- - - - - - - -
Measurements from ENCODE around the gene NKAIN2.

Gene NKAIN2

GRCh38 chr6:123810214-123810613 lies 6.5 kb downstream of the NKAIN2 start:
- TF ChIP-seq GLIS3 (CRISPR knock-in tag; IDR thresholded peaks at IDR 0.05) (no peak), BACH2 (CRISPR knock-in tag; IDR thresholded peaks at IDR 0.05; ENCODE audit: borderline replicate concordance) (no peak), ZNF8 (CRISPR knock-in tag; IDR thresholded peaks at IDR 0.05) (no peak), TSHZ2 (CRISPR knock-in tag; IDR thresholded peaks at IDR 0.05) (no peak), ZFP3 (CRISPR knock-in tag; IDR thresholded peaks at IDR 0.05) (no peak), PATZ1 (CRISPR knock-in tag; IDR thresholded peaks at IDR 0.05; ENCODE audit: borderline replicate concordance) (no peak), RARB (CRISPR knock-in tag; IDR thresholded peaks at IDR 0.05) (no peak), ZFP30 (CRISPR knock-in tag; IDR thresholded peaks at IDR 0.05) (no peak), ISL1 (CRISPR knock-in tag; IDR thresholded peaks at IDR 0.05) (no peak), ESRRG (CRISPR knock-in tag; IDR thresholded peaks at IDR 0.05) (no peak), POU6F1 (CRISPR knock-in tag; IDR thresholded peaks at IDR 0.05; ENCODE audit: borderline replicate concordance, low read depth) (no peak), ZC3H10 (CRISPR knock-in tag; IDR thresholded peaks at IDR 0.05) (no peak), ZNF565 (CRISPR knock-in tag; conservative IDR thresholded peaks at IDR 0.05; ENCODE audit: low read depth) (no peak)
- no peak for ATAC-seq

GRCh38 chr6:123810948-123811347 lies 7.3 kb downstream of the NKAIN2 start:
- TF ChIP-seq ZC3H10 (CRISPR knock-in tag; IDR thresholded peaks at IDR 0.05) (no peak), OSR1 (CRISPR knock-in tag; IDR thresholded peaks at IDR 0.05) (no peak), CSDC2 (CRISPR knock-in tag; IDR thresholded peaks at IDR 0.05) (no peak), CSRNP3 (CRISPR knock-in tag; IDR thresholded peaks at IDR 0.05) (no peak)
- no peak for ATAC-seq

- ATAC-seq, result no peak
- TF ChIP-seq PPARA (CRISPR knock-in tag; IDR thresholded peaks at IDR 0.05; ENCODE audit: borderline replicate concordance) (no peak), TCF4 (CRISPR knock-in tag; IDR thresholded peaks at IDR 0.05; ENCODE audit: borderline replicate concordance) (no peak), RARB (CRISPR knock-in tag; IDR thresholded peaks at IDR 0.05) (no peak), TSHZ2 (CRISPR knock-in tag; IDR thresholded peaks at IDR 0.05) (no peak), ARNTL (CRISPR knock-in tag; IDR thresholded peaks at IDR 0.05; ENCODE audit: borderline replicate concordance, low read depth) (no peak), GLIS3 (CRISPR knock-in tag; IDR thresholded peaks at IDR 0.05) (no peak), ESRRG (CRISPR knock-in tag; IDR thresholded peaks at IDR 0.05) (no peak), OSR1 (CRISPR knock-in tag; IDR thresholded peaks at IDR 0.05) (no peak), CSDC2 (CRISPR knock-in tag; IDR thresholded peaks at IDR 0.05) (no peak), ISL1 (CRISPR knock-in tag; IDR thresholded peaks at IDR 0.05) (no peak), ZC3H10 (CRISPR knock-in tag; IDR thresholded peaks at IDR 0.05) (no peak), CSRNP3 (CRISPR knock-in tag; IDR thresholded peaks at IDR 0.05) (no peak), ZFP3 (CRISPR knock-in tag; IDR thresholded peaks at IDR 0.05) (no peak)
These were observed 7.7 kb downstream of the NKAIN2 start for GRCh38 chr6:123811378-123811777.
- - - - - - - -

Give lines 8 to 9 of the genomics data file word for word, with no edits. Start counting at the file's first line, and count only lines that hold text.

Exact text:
- no peak for ATAC-seq

- ATAC-seq, result no peak